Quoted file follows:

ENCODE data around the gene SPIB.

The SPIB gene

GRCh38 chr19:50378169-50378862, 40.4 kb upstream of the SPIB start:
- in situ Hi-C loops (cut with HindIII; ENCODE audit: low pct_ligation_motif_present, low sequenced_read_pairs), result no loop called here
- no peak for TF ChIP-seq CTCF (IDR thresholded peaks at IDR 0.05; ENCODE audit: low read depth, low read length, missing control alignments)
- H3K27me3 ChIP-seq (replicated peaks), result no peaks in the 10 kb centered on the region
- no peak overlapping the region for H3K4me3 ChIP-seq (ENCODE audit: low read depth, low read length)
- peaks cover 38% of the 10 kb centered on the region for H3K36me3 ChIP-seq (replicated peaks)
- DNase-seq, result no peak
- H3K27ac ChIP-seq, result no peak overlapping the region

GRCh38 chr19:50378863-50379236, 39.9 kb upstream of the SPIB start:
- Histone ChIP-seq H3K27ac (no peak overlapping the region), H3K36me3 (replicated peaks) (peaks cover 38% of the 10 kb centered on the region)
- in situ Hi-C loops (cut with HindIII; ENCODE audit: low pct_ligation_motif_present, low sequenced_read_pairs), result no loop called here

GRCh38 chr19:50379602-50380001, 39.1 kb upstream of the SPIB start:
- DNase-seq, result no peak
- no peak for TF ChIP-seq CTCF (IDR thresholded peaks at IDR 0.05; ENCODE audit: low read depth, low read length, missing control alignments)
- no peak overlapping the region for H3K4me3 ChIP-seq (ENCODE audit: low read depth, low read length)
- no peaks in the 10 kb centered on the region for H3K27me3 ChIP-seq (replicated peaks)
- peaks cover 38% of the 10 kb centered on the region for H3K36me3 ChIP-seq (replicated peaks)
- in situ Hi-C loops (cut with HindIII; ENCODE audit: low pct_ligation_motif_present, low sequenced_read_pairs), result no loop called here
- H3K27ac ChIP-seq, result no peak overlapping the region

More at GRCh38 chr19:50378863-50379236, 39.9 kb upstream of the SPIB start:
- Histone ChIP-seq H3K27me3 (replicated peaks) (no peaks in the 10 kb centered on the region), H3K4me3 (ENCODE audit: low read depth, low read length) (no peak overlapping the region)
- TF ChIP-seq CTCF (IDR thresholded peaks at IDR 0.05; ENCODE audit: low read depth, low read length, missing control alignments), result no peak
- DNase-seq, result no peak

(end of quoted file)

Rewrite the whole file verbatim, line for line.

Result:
ENCODE data around the gene SPIB.

The SPIB gene

GRCh38 chr19:50378169-50378862, 40.4 kb upstream of the SPIB start:
- in situ Hi-C loops (cut with HindIII; ENCODE audit: low pct_ligation_motif_present, low sequenced_read_pairs), result no loop called here
- no peak for TF ChIP-seq CTCF (IDR thresholded peaks at IDR 0.05; ENCODE audit: low read depth, low read length, missing control alignments)
- H3K27me3 ChIP-seq (replicated peaks), result no peaks in the 10 kb centered on the region
- no peak overlapping the region for H3K4me3 ChIP-seq (ENCODE audit: low read depth, low read length)
- peaks cover 38% of the 10 kb centered on the region for H3K36me3 ChIP-seq (replicated peaks)
- DNase-seq, result no peak
- H3K27ac ChIP-seq, result no peak overlapping the region

GRCh38 chr19:50378863-50379236, 39.9 kb upstream of the SPIB start:
- Histone ChIP-seq H3K27ac (no peak overlapping the region), H3K36me3 (replicated peaks) (peaks cover 38% of the 10 kb centered on the region)
- in situ Hi-C loops (cut with HindIII; ENCODE audit: low pct_ligation_motif_present, low sequenced_read_pairs), result no loop called here

GRCh38 chr19:50379602-50380001, 39.1 kb upstream of the SPIB start:
- DNase-seq, result no peak
- no peak for TF ChIP-seq CTCF (IDR thresholded peaks at IDR 0.05; ENCODE audit: low read depth, low read length, missing control alignments)
- no peak overlapping the region for H3K4me3 ChIP-seq (ENCODE audit: low read depth, low read length)
- no peaks in the 10 kb centered on the region for H3K27me3 ChIP-seq (replicated peaks)
- peaks cover 38% of the 10 kb centered on the region for H3K36me3 ChIP-seq (replicated peaks)
- in situ Hi-C loops (cut with HindIII; ENCODE audit: low pct_ligation_motif_present, low sequenced_read_pairs), result no loop called here
- H3K27ac ChIP-seq, result no peak overlapping the region

More at GRCh38 chr19:50378863-50379236, 39.9 kb upstream of the SPIB start:
- Histone ChIP-seq H3K27me3 (replicated peaks) (no peaks in the 10 kb centered on the region), H3K4me3 (ENCODE audit: low read depth, low read length) (no peak overlapping the region)
- TF ChIP-seq CTCF (IDR thresholded peaks at IDR 0.05; ENCODE audit: low read depth, low read length, missing control alignments), result no peak
- DNase-seq, result no peak